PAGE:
*Quest-Playing* The personalities above could engender certain cooperative quest opportunities. Imagine the devs scripting and coding a quest requiring one Mystical woman and one Charlatan man. Or a Funny human a Shy elf, and two Religious folks, etc. If you are flagged for "personality quests" then local npc bards could make you aware of them to facilitate meeting your ally or allies. The content of the quest could be catered to them making choices that reflect said character aspects complete with branching paths and points of conflict. Cooperative questing could even turn into PvP! This seems far more exciting than standing around an inn "thee" and "thou"ing while you slurp down chicken wings in your chair at home, and it could open up possibilities for new friendships or alliances in unlikely places. RP isn't talking like cardboard pseudo-Shakespearean cutout #25167 in a room with five other motionless toons, and I feel that RPers should stop settling for that. (Though I enjoy a good turn of the tongue, I do not think it encompasses a very broad spectrum of RP potentiality.)
*Quest-Playing #2* Nemeses. As above, but involving players in conflict from the beginning. Develop set pieces that provide scenes where players can interact as antagonists. This could create rivalries that last as long as your acount does, and nothing brings out good RP like a good ole rivalry.
*Attractiveness* Make it a stat. Make it affect your options when creating your character's face and body. Really. Have it affect NPC reactions and the message people see when they target you. "You the lovely Eryn, an austere Silvari." Yay! "You target the homely Huntharr, Briton of playful countenance." Cruel? Yes, but awesome. Make people pay for their beauty and maybe there wouldn't be a million Adonises and Helens running around. The spice of life, and all that...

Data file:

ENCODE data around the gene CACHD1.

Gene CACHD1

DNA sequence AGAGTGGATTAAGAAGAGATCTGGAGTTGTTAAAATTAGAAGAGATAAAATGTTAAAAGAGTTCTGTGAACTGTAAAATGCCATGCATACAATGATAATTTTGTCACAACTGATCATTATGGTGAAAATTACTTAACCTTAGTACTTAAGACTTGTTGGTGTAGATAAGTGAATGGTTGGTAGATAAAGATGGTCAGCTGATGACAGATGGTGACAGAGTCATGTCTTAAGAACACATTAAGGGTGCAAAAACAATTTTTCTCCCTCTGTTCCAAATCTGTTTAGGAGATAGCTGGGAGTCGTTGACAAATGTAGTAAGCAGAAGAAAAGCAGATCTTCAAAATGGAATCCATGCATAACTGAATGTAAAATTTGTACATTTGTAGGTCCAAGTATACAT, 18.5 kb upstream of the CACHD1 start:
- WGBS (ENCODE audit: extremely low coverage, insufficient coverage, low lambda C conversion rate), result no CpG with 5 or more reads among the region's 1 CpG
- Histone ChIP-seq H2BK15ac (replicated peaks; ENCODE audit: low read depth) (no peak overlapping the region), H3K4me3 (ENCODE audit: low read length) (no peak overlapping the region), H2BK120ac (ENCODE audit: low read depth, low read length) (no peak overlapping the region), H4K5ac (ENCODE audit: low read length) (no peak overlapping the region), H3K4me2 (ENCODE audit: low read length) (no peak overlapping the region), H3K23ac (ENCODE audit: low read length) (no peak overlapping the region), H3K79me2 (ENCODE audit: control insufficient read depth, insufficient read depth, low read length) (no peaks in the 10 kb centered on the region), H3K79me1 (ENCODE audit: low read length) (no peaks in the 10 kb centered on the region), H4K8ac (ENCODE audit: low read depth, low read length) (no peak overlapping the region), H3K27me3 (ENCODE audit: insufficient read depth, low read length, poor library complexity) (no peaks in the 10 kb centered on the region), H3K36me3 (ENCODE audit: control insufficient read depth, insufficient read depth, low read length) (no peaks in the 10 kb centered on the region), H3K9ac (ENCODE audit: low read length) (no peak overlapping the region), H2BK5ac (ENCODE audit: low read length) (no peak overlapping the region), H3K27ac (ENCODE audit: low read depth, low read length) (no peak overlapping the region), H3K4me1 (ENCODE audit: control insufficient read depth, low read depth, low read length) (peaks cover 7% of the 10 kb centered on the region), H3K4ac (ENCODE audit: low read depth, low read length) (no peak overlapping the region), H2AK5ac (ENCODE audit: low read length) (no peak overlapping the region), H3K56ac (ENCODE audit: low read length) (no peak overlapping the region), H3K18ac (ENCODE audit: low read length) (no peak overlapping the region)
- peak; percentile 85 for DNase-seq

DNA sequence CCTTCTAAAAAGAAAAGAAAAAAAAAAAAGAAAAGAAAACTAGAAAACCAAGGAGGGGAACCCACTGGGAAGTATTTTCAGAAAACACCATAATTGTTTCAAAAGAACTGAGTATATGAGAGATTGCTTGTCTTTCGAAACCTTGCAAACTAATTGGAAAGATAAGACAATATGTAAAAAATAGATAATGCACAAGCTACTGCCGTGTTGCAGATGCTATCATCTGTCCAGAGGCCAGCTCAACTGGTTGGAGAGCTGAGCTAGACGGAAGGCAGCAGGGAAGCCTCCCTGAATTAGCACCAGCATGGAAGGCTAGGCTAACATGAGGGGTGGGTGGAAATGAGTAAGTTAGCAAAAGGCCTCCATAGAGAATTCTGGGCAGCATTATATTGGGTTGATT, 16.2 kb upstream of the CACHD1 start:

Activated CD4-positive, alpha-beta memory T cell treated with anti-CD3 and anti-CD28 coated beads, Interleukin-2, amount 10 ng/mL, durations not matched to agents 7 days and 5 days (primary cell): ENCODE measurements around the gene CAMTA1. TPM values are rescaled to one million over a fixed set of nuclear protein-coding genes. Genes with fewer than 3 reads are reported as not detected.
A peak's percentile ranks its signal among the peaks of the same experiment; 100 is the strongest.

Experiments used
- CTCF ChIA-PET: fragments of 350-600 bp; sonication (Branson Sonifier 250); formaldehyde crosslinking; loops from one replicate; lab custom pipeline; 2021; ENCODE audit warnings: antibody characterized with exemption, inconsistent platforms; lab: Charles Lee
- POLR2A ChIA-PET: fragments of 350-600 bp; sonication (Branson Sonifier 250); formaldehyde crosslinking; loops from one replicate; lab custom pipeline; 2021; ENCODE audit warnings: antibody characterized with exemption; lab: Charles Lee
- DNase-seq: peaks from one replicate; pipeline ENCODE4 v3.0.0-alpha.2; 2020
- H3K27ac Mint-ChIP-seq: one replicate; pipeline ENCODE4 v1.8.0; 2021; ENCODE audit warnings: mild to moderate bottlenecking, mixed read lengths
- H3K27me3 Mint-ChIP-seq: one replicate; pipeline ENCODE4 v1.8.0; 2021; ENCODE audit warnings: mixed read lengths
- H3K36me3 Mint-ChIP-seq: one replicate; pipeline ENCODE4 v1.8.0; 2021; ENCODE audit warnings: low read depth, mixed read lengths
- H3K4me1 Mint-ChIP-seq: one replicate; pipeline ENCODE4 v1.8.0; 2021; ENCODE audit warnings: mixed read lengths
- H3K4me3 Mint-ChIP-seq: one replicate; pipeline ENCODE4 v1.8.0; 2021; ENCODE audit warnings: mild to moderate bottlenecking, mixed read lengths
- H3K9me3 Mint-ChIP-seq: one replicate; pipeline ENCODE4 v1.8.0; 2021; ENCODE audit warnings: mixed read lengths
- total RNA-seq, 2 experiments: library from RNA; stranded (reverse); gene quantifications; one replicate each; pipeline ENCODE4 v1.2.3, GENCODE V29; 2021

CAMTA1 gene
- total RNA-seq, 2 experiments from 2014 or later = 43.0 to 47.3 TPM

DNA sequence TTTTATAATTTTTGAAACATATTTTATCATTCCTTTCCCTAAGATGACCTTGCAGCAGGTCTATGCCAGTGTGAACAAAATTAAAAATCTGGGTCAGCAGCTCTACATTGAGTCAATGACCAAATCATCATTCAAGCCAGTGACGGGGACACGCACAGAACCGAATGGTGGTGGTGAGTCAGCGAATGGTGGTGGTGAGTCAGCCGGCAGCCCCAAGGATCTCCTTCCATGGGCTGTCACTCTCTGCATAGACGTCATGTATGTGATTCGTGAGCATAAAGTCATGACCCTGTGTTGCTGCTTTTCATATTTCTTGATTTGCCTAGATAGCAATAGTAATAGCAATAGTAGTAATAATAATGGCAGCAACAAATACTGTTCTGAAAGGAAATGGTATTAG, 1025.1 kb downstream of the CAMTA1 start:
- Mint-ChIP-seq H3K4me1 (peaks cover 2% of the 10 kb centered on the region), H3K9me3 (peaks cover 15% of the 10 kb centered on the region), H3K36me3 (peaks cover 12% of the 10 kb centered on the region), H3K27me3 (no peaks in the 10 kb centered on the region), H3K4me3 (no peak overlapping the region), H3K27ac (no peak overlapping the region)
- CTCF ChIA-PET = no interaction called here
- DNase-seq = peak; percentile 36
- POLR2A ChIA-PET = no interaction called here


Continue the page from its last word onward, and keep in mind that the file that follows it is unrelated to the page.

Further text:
*Admin Involvement* How bout paying some well-versed team members to actively search out RPers to interact with and award experience or items to enthusiastic participants? Award them hours later perhaps, so they are less certain who it could be. Let admins spectate during notable battles, PvP or PvE, and if they see good RP going on, reward the group somehow. An exp multiplier. A set of funny, unique hats that disappear in one day. Whatever.
*Player-created content* Let players set up and run events via "hotspots." The town down the road is said to have a wonderful wedding chapel, and the little path through its eastern forest leads to the most SCANDALOUS tavern for miles around! Set up NPC criers to make players aware of local hotspots. Then, for a fee, a player can set up an event of the appropriate type there complete with promotion (if public), a selection of music styles, and even tailored mechanics (for things like jousting, etc) Encourage crowd attendance by letting them gain exp for doing so, but limit this exp reward to one event per day or two. And speaking of taverns...
*TAVERNS* Cantinas, taverns, Orbital Amusement Centers, whatever you wanna call them... we need them done right! SWG was awesome about this. Player-created and run Taverns would be amazing hotspots if enough love was given to them. Proper inebriation-mechanics? Please. Town-wide titles given to those who make a memorable scene? Awesome. It's the little things.